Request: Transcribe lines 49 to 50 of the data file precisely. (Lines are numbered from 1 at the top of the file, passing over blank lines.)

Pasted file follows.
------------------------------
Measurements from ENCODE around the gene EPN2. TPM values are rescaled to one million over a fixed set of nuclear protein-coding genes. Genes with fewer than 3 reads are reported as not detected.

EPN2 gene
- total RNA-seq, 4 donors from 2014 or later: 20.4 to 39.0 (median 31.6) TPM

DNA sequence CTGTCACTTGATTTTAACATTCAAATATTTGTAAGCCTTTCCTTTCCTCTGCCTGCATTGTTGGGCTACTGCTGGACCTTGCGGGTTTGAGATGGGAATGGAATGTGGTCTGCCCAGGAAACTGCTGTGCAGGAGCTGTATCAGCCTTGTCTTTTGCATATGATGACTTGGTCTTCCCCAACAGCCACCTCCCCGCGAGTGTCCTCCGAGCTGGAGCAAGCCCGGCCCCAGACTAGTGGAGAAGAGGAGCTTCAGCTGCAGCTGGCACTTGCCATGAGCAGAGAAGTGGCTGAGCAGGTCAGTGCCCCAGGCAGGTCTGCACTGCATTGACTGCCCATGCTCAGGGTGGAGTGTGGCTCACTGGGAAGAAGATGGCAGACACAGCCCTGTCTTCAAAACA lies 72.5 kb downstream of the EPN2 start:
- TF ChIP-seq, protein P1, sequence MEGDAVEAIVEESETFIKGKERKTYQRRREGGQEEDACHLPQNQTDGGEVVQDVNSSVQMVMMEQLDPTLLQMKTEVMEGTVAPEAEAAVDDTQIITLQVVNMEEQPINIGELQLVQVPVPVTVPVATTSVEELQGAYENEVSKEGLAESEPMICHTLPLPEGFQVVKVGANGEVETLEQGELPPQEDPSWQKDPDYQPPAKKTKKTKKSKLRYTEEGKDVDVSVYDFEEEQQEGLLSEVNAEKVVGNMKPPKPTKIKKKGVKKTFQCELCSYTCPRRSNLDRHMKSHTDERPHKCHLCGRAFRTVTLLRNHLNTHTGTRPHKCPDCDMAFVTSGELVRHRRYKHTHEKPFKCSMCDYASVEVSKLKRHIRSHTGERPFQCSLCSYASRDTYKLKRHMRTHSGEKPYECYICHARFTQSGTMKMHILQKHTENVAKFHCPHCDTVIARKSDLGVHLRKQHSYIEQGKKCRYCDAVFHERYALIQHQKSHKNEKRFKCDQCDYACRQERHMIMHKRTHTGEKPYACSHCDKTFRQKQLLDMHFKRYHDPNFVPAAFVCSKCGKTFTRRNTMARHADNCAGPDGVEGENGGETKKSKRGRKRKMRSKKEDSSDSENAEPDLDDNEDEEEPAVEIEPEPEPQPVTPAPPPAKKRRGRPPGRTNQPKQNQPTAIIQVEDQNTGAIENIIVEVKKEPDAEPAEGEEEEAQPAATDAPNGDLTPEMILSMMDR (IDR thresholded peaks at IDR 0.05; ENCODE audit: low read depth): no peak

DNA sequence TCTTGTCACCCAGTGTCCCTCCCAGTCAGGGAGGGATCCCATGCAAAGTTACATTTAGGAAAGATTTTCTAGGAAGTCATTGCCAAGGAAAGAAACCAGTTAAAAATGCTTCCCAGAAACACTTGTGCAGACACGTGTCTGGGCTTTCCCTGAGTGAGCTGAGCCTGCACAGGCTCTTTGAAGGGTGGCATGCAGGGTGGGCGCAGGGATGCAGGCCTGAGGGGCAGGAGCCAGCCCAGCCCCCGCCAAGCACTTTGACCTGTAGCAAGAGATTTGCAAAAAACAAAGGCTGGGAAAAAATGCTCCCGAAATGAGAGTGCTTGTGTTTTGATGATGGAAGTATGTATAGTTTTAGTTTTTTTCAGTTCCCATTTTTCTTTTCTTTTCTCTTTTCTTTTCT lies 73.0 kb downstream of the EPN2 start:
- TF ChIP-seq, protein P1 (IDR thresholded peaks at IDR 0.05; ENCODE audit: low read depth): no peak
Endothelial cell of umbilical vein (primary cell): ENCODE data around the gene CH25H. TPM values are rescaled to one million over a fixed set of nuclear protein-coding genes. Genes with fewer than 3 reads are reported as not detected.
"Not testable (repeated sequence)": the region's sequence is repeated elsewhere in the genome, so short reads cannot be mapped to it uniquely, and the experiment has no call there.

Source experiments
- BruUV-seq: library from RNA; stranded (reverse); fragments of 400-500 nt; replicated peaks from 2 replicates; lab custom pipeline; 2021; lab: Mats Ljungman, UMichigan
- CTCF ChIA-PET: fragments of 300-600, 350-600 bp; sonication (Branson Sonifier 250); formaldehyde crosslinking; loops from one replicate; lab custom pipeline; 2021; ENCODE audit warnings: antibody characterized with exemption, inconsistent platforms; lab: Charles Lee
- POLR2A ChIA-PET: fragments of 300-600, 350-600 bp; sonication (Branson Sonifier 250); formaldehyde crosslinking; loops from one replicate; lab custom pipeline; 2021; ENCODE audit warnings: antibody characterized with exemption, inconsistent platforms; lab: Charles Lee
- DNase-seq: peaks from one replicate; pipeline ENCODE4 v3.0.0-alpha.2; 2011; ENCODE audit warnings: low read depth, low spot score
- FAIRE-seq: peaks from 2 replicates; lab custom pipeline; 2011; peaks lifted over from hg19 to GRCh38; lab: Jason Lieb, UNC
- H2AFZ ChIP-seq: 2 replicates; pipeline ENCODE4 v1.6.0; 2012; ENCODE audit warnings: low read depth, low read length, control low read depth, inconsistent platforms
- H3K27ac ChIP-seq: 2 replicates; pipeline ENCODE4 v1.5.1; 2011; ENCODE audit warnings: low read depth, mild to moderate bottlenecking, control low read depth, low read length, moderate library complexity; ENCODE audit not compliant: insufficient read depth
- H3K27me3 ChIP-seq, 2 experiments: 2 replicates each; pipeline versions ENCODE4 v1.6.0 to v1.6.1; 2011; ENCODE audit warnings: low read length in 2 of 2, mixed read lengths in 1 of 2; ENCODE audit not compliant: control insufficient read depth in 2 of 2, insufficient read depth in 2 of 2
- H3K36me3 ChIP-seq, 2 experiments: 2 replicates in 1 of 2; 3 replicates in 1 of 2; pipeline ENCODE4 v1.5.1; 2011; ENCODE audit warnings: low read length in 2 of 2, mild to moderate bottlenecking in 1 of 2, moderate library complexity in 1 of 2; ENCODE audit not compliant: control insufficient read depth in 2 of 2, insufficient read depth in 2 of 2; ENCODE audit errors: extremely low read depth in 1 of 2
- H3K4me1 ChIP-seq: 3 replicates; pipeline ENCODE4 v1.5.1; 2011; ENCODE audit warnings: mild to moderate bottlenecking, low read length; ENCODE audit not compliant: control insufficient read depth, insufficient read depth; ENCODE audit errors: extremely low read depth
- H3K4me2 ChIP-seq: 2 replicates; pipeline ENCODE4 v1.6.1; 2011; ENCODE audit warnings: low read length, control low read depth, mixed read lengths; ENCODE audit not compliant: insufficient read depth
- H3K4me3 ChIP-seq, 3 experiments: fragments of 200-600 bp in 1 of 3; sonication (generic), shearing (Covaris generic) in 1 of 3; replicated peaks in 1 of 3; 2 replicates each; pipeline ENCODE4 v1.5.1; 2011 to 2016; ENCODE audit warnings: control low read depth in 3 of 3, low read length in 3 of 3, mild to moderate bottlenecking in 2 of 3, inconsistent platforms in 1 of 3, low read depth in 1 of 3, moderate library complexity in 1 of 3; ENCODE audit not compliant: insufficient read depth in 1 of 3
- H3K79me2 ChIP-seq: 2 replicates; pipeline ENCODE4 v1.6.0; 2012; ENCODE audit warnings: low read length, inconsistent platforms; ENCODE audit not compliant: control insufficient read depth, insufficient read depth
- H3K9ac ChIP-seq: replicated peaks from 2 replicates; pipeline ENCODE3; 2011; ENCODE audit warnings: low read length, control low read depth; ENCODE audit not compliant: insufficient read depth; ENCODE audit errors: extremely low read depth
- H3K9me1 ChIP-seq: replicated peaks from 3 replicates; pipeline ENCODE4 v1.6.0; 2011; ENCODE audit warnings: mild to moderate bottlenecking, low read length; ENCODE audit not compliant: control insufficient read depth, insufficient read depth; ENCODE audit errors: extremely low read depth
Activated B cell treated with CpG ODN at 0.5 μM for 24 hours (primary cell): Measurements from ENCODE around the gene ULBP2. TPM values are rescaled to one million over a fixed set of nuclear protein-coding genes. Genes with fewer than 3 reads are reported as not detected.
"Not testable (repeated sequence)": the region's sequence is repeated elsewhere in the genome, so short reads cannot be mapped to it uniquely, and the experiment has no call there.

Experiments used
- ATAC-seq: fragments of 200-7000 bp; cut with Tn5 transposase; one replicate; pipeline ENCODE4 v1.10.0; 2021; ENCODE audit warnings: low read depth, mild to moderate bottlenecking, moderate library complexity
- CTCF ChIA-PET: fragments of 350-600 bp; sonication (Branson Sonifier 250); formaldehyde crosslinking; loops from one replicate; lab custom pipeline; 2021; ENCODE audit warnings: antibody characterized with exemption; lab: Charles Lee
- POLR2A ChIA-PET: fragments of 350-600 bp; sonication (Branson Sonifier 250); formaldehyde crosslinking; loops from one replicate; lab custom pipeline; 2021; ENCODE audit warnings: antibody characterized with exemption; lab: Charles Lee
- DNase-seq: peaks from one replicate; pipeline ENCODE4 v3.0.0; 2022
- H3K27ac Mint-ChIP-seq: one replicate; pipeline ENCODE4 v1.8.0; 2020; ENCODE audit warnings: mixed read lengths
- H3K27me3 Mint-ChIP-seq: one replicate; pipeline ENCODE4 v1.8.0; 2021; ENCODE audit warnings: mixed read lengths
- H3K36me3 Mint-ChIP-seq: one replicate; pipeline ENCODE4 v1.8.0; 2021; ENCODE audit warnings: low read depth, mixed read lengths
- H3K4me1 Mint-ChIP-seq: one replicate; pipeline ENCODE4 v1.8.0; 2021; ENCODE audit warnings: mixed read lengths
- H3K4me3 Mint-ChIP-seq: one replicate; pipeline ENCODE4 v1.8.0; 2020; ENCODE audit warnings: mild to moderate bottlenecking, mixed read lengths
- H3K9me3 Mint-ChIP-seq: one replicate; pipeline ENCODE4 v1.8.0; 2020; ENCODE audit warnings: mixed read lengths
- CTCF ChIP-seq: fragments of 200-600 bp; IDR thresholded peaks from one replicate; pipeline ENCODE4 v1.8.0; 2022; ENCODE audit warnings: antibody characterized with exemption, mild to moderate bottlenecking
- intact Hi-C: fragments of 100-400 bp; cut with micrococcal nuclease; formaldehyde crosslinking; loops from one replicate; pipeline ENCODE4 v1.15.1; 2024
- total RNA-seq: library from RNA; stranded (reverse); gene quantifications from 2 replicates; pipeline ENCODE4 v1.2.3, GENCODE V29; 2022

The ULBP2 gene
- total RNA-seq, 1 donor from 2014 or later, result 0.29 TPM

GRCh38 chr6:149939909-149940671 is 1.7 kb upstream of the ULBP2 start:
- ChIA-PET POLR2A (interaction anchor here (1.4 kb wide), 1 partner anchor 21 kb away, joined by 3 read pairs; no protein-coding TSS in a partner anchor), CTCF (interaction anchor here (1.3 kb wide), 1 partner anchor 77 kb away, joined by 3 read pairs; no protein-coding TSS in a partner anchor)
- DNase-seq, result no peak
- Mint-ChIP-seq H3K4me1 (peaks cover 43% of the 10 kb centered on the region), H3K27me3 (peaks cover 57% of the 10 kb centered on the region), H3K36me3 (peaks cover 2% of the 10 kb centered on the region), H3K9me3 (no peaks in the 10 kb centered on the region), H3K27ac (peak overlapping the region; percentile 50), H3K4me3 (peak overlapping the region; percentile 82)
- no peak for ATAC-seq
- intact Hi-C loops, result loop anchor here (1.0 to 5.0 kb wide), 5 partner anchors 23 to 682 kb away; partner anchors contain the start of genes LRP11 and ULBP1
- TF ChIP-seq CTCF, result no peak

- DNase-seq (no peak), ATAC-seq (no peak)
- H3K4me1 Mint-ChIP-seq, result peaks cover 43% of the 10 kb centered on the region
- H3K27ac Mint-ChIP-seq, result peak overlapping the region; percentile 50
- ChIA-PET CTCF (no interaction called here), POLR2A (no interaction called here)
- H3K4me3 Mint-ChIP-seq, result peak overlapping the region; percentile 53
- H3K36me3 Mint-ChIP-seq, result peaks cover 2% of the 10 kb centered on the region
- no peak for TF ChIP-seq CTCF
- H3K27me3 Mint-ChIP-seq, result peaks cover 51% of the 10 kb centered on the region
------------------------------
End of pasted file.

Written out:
- intact Hi-C loops, result loop anchor here (1.0 to 5.0 kb wide), 5 partner anchors 23 to 682 kb away; partner anchors contain the start of genes LRP11 and ULBP1
- TF ChIP-seq CTCF, result no peak